At age 5, what did you want to be when you grew up? I briefly wanted to be a firefighter following a visit from a fire crew to my primary school, made even more exciting by the fact that they were called out to an emergency during the visit and nearly drove off with a friend of mine who’d been clambering around the inside of the fire engine. And then, ever bookish, I think I wanted to be a writer of some sort, though it’s hard to remember exactly now.
A future career can seem an awfully long way off for most primary age children and the connection between what is learnt at school and later life very abstract. That’s why the NAHT and the Education and Employers Taskforce are today formally launching Primary Futures, a new initiative that will see thousands of employee volunteers going into state primary schools across the country, to meet children and talk to them how they use the things they learnt at school in their jobs.
Primary Futures is part of the successful Inspiring the Future programme that the Education and Employers Taskforce has run since July 2012. By connecting primary school teachers and headteachers with more than 16,000 Inspiring the Future volunteers through a secure online platform, the aim is to bring numeracy and literacy to life and broaden the horizons of primary school children all over the country.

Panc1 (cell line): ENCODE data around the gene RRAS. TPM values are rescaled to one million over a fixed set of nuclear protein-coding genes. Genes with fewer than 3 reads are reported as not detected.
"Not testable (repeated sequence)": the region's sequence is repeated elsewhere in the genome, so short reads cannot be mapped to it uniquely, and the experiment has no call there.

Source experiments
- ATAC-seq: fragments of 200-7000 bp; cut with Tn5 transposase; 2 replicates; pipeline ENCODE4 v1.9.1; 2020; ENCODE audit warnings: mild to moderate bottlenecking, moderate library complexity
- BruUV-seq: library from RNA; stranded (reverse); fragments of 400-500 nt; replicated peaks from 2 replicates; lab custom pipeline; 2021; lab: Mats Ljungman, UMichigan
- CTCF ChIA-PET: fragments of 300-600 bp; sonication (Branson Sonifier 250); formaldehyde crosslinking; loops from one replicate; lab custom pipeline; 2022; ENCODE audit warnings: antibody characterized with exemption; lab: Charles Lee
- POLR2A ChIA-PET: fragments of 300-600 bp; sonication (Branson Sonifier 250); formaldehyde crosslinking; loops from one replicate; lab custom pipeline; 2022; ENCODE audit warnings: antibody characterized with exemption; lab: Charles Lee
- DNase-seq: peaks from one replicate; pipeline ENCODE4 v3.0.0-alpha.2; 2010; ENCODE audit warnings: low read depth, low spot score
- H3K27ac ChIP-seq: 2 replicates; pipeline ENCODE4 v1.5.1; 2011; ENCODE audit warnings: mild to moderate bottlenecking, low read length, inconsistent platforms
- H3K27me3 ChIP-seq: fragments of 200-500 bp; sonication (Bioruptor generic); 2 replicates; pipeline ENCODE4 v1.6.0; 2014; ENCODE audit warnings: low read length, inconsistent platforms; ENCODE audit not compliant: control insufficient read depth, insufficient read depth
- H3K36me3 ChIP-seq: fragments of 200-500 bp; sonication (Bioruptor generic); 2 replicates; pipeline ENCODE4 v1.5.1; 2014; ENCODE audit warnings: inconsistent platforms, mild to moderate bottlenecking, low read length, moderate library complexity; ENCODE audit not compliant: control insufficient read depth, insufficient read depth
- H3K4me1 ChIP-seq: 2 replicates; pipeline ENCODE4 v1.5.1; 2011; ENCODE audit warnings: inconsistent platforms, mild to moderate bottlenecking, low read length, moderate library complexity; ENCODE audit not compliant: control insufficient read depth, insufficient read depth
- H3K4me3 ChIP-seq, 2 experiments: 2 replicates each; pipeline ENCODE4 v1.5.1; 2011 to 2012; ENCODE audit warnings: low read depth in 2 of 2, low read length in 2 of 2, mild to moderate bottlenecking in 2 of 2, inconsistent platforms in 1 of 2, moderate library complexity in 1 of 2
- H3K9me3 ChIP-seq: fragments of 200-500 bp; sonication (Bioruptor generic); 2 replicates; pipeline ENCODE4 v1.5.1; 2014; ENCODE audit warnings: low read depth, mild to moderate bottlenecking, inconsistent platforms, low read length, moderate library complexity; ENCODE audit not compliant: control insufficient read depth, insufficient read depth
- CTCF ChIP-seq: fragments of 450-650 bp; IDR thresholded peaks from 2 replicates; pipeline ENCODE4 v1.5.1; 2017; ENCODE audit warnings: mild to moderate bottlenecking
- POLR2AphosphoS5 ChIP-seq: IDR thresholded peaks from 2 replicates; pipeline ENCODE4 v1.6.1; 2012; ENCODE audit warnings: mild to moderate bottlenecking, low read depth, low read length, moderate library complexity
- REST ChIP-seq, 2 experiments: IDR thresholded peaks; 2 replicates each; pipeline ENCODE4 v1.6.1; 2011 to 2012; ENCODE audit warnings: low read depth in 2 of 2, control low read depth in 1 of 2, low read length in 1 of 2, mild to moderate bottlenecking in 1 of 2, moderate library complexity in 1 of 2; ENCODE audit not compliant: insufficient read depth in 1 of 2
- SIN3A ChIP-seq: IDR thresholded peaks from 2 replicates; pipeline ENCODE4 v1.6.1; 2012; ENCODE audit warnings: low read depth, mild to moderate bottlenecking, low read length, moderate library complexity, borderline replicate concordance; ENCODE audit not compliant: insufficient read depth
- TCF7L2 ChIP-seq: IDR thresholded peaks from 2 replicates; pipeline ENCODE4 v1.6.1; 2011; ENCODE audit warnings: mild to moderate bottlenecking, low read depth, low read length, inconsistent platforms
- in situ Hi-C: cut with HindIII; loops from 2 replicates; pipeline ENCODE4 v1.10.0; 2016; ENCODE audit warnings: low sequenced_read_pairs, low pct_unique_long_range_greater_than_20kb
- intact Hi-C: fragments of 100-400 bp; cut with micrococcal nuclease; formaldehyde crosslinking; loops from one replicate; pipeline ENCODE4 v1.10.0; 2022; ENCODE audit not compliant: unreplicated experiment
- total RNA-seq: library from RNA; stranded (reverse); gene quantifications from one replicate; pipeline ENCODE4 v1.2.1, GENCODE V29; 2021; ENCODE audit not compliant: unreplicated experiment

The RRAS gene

The idea of inviting employee volunteers into schools is not new. Fire crews and the other emergency services are a perennial favourite for primary schools and do a fantastic job in engaging and inspiring children. There are also a host of established number and reading partner schemes across the country including Number Partners, Beanstalk and Time to Read. Yet a Primary Futures survey by the NAHT shows the challenges that schools often face in sourcing volunteers. Of the 191 NAHT respondents, 76% agreed that historically it has been difficult and time-consuming to find local volunteers able to help children see the relevance of literacy and numeracy. Primary Futures will help change this.
Since the same survey shows that most headteachers (87%) are firmly of the view that helping children to understand the link between their learning in school and the world of work will help motivate children to improve their academic performance, there is reason to hope that such interactions may help raise attainment as well as broaden horizons.
Research into the impacts of employee volunteering on the motivations, dispositions and attainment of primary school children remains in its infancy but there is some good stuff out there. To accompany the launch of Primary Futures we are publishing a short guide to employer engagement in primary education which discusses some of the most common activities primary school teachers across the country organise to support learning and, drawing on relevant analysis and evaluations, summarises what is known about the benefits for pupils of such activities. We hope you’ll find it useful and interesting.